Apparently since the Phillies suck this year, all they can really talk about this week is how much they hate Jayson Werth because he deked the fans behind the dugout with the fake ball toss, and then stepped into the box and hit a back-breaking, insurance-run(s) single in late innings. And his acceptance at being the bad guy, and apparent relishing in the idea is kind of turning him into a baseball version of Reggie Miller.

Crashburn Alley's Bill Baer thinks he still deserves Philly's respect - Crashburn Alley
I like Baer's writing a lot. He's one of the very few Philly bloggers I take seriously, because he's apparently one of the only people in the city of Philadelphia that seems to be capable of actually acknowledging talent outside of Philadelphia. However that being said, as much as I enjoyed this post, I think Baer's fighting a drastic uphill battle. It seems more people are willing to own the idea that Philly sports fans are hateful and hate everyone not in Philly as opposed to giving some thought and admitting talent and respect.

Shane Victorino's impression of Andruw Jones could be Phillies' benefit - Beerleaguer
Meaning, in a very crucial walk year, Shane Victorino has more or less fallen flat on his face, and will likely not get the gigantic free agent payday he was hoping to get. But hey, if he's suddenly cheap, maybe the Phillies would want him back; to which would be preemptively funny, considering the Phillies are already a team full of aging players, why not add another aging player who appears to be showing some decline?

If only Roy Halladay were Roy Halladay this year dot dot dot - Phillies Nation
lol. Every fan of every team can play this game, pal. Don't act like Roy Halladay is the first guy ever to have an off-year.

Roy Halladay aiming for one last start in 2012 - Phillies Zone
Some might wonder "why?" considering his questionable health this season, but the answer is pretty simple - innings. Roy Halladay is not guaranteed a $20M 2014 season unless he pitches 415 innings between 2012 and 2013. Considering his ineffectiveness and DL stints in 2012 alone, he's going to need quite a few CGs in 2013 to have any outside shot at getting to 415, but any little bit he can knock out in 2012 will be a help. The bigger question is, will the Phillies themselves be capable of tampering with Halladay's use in 2013 so they wouldn't have to pay out $20M for an aging pitcher?

Chase Utley the third baseman idea still up in the air - High Cheese
He's taking more and more sessions of BP at third, and it's still up in the air on whether or not we'll see him take the hot corner in any of these meaning last few games this year.

Well nobody's perfect - Crossing Broad
Despite the fact that he's eclipsed 10 WAR, will probably win AL MVP (contingent on Miggy getting the Triple Crown, probably), AL ROY, a Gold Glove, Silver Slugger, and probably the AL Cy Young and Rolaids Relief just for the heck of it, Mike Trout has one glaring flaw - He's a Phillies fan.


David Wright achieves Mets milestone amidst amidst dismal season - NY Times
David Wright becomes the Mets' all-time career hits leader, surpassing Ed Kranepool's mark of 1,418 hits. Amazingly, Wright has achieved this mark in almost roughly four seasons quicker, as Wright has done it in 1,255 games compared to Kranepool's career of 1,853 games.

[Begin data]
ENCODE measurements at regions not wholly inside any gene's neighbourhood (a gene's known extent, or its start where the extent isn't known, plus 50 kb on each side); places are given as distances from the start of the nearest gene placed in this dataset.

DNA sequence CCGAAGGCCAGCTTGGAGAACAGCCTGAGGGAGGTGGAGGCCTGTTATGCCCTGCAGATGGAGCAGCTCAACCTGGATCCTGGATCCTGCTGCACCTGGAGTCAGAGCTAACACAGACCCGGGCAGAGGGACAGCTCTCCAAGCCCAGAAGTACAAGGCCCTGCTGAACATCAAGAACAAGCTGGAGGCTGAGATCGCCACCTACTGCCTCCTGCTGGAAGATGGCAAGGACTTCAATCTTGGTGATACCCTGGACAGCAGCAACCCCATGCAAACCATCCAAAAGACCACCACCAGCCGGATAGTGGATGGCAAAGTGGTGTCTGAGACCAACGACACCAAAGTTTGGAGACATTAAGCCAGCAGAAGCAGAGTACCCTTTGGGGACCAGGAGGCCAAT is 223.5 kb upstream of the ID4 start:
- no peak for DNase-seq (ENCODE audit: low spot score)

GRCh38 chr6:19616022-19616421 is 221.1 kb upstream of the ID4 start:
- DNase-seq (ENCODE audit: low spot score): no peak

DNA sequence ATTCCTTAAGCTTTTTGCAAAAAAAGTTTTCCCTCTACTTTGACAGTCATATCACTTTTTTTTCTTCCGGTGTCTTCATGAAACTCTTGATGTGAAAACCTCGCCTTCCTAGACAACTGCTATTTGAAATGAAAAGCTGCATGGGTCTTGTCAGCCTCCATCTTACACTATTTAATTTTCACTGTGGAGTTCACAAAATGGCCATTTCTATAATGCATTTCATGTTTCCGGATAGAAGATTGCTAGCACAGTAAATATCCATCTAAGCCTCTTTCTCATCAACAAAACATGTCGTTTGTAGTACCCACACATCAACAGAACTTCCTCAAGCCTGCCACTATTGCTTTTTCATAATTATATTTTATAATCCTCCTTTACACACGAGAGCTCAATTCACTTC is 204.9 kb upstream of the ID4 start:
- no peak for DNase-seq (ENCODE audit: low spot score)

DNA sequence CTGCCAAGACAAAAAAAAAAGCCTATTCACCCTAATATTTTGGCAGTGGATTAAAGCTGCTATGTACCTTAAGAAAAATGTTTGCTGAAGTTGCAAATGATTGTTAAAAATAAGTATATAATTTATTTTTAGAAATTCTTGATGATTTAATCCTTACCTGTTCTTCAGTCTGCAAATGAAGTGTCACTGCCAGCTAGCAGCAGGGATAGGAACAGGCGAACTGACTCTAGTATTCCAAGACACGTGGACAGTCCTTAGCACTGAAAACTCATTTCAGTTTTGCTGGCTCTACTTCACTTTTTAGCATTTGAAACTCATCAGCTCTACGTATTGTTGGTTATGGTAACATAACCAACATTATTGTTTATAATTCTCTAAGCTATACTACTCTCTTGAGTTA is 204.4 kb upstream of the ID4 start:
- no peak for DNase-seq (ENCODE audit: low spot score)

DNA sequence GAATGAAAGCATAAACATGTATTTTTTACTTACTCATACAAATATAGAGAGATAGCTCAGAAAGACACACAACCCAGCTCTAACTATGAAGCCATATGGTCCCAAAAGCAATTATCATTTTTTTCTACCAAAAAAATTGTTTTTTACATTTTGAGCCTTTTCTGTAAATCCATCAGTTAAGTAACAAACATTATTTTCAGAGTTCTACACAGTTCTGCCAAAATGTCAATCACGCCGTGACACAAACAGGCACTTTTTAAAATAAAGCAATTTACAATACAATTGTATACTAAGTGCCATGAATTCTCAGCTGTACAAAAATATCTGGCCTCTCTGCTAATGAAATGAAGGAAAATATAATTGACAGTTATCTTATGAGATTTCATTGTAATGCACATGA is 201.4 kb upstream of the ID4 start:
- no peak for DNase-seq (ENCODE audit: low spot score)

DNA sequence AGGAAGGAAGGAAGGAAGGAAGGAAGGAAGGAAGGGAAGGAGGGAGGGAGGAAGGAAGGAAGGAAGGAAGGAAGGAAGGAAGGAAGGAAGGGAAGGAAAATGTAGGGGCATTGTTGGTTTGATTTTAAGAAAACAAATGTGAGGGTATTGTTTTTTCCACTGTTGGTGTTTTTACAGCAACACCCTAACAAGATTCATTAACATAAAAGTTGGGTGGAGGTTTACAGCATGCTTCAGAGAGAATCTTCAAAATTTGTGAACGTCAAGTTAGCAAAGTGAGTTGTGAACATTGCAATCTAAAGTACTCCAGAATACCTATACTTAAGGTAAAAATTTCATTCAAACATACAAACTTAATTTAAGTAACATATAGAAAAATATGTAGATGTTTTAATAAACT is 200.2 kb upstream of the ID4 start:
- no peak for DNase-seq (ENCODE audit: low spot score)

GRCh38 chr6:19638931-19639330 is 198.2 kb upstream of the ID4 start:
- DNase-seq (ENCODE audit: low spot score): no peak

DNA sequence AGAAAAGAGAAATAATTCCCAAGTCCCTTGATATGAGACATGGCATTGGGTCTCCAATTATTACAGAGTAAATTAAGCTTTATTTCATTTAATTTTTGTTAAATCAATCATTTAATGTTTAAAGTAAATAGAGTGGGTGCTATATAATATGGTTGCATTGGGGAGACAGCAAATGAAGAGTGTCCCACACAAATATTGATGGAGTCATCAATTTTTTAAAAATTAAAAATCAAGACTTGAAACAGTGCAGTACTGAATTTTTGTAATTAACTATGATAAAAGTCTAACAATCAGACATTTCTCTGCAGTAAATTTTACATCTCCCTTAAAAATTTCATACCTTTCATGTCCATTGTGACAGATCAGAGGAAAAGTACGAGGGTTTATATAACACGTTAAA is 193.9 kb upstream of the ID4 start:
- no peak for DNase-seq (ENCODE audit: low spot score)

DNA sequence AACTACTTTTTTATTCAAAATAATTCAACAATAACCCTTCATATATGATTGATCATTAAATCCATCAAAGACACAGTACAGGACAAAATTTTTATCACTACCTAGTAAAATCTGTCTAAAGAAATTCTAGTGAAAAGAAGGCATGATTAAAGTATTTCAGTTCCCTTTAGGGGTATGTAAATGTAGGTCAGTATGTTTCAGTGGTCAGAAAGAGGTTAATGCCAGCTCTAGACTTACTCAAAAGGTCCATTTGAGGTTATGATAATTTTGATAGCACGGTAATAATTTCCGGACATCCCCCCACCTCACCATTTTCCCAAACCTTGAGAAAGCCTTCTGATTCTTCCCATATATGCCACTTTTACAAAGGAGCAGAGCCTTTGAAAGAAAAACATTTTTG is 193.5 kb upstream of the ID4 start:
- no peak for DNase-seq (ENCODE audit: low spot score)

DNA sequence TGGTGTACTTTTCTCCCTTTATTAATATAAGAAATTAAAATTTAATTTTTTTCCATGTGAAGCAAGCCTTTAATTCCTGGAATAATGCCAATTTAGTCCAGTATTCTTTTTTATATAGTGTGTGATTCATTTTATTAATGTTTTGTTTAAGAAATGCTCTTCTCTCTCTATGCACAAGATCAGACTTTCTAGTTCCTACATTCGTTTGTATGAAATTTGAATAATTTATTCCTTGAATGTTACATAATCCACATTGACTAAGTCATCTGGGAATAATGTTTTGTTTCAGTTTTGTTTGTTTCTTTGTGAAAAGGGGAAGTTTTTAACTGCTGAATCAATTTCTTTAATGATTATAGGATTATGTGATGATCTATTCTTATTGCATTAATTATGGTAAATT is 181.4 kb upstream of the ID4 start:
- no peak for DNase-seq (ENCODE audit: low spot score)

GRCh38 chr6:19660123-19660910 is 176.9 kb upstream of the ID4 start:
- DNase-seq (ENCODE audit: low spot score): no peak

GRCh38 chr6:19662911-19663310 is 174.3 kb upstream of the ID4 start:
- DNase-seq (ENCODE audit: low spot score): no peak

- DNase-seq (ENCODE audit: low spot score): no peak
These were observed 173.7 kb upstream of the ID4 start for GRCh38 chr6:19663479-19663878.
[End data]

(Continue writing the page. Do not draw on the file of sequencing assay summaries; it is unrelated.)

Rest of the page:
R.A. Dickey notches 20th win of the season - NY Daily News
Dickeyface becomes the first Mets pitcher since Frank Viola to notch a 20-win season, 22 years ago. And it came at home, in Citi Field's last game, it really couldn't have happened to a better person.

Jason Bay will in all likelihood NOT be cut in 2013 - NY Post
The team that eventually relented and ate $18M to get rid of Oliver Perez and Luis Castillo doesn't want to eat any more money, and will probably not cut Jason Bay going into 2013. AA goes into greater detail of why this is probably not a good idea.

As an obvious result, the Mets will likely not be pursuing free agent outfielders - AA
But the folks over at AA are pretty optimistic that this year's dregs shouldn't be too hard to upgrade upon with minimal effort, and on the waiver wire and trade markets.

Lucas Duda pulls a J-Roll, Terry Collins pulls a Cholly - NY Post
Sure the Mets are in the toilet, and these current games seem like they're meaningless, but respect the occupation enough to hustle. Lucas Duda nonchalantly jogs to first on a bloop that would have been a double with a little bit of effort, and Terry Collins yanks him from the game as punishment.

Unfortunately, Mets fans have already deemed these last games as meaningless, evidenced by attendance - WSJ

A rock concert can reach 120 decibels, and a momentous sporting event can be almost as loud. During Game 6 of the 2011 Stanley Cup Finals in Boston, reported decibel levels of up to 118.

But what about Citi Field?

For most of the night, it held steady around 65, putting it in the same range as "washing machine" and "electric toothbrush."

And if that doesn't tell you anything, look at this picture of a Citi Field concourse - during a game.

Frank Francisco likely done for season - AA
He's under contract for 2013. This is a wise decision.

Keith Hernandez will shave his iconic moustache for charity - NY Daily News
He of the "that stache is trash!" tag line, Keith Hernandez, will be shaving off the old Charles Bronson for Alzheimer research center, the Jacquelyn Hernandez Health Center. And ends up looking kind of like a rough George Clooney, oddly